Faculty Success Through Mentoring: A Guide for Mentors, Mentees, and Leaders

Overview

Few things are more essential to the success of an academic institution than vital faculty members. This book is a rich combination of findings from the literature and practical tools, which together assist academic leaders and faculty in implementing and participating in a successful formal mentoring program that can be used as a strategy for maintaining the vitality of a diverse faculty across all stages of an academic career. In Faculty Success through Mentoring, the authors describe the tangible benefits of ...

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Faculty Success through Mentoring: A Guide for Mentors, Mentees, and Leaders

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Overview

Few things are more essential to the success of an academic institution than vital faculty members. This book is a rich combination of findings from the literature and practical tools, which together assist academic leaders and faculty in implementing and participating in a successful formal mentoring program that can be used as a strategy for maintaining the vitality of a diverse faculty across all stages of an academic career. In Faculty Success through Mentoring, the authors describe the tangible benefits of formal, traditional mentoring programs, in which mentor- mentee interactions are deliberate, structured, and goal- oriented. They outline the characteristics of effective mentors, mentees, and mentoring programs, and cover other models of mentoring programs, such as group and peer mentoring, which are particularly suited for senior and mid- career faculty. Also included are tools that institutions, mentors, and mentees can use to navigate successfully through the phases of a mentoring relationship. One of the unique features of this book is its explicit attention to the challenges to effective mentoring across genders, ethnicities, and generations. No matter what role one plays in mentoring, this book is an invaluable resource.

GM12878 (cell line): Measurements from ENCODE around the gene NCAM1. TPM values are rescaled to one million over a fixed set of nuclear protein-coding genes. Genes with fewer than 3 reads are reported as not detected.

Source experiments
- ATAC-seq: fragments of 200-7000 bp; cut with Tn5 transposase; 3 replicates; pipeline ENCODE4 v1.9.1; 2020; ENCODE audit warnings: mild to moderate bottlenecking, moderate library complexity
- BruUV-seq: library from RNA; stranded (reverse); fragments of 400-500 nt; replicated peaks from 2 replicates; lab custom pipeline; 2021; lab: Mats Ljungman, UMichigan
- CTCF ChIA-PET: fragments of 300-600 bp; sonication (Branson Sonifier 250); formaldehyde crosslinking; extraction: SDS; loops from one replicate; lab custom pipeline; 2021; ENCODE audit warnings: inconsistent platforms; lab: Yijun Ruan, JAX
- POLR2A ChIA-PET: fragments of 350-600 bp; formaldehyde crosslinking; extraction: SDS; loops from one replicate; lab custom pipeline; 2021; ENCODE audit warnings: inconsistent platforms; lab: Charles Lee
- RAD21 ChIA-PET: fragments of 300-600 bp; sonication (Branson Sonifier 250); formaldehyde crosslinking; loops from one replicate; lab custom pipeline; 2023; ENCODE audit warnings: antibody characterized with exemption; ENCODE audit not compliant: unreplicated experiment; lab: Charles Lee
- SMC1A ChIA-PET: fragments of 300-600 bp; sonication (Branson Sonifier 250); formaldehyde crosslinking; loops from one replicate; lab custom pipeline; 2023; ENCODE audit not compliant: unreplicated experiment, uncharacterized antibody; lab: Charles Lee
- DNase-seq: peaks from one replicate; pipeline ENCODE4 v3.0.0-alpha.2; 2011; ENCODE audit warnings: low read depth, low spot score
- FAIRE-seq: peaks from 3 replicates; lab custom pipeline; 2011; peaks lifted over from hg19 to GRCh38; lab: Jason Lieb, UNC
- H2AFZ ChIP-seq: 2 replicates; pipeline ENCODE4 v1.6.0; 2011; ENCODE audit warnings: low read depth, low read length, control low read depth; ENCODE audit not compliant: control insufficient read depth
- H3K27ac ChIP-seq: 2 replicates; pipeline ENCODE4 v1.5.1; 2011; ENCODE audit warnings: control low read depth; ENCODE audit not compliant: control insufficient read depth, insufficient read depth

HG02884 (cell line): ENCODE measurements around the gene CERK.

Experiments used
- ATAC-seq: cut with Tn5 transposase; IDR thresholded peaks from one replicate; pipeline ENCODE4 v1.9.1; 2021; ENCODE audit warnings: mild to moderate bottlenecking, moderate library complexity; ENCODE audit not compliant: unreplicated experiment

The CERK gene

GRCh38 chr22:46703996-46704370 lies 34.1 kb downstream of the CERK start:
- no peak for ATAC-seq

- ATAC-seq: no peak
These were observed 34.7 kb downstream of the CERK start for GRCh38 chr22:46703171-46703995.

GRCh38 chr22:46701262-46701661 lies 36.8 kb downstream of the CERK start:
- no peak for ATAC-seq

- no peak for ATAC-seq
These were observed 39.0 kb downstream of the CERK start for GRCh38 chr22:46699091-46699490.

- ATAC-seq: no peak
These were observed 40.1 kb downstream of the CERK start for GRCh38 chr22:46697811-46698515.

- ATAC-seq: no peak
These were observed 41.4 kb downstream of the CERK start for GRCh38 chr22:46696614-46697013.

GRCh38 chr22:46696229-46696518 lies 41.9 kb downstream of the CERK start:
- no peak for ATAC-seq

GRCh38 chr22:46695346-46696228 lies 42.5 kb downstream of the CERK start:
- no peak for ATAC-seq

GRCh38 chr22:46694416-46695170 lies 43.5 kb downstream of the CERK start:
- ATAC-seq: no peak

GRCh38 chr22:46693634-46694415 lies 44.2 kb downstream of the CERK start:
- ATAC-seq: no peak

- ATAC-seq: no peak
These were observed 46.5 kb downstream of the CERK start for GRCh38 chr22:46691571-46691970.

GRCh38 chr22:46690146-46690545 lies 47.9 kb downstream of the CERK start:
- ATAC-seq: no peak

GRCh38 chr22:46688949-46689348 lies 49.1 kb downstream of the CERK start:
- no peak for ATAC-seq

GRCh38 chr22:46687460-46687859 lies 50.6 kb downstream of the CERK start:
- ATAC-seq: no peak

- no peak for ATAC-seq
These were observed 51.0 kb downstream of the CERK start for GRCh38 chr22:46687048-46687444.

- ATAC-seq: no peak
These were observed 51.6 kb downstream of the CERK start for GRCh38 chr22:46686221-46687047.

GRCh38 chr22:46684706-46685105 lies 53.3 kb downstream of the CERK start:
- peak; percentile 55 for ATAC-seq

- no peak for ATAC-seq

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Editorial Reviews

Morton F. Arnsdorf M.D.
Carole J. Bland, Anne L. Taylor, S. Lynn Shollen, Anne Marie Weber-Main and Patricia Mulcahy have compiled a superb and much needed book on mentoring in academic institutions. This well- researched and well-written book carefully develops the theme that mentoring facilitates faculty vitality, which is what has kept most of us involved in academia despite uncertainties in funding, and the vagaries of institutions and institutional administrations. The authors have pulled together the approaches and plans of many institutions, which have provided me with new ideas for my own institution. I believe that this book should be required reading for anyone involved in the academy.
Geraldine Downey
This volume provides a ground-breaking guide to universities who want to translate a commitment to faculty development into effective action. A major contribution is its emphasis on how to mentor effectively across the gender, racial and cultural differences that reflect the increasing diverse faculty of today’s universities. The thoughtful and eminently practical approach to mentoring outlined in the volume provides a road map to creating and sustaining an engaged faculty that is both excellent and inclusive. This is a “must-read” for everyone involved in faculty development.
Diane Magrane M.D.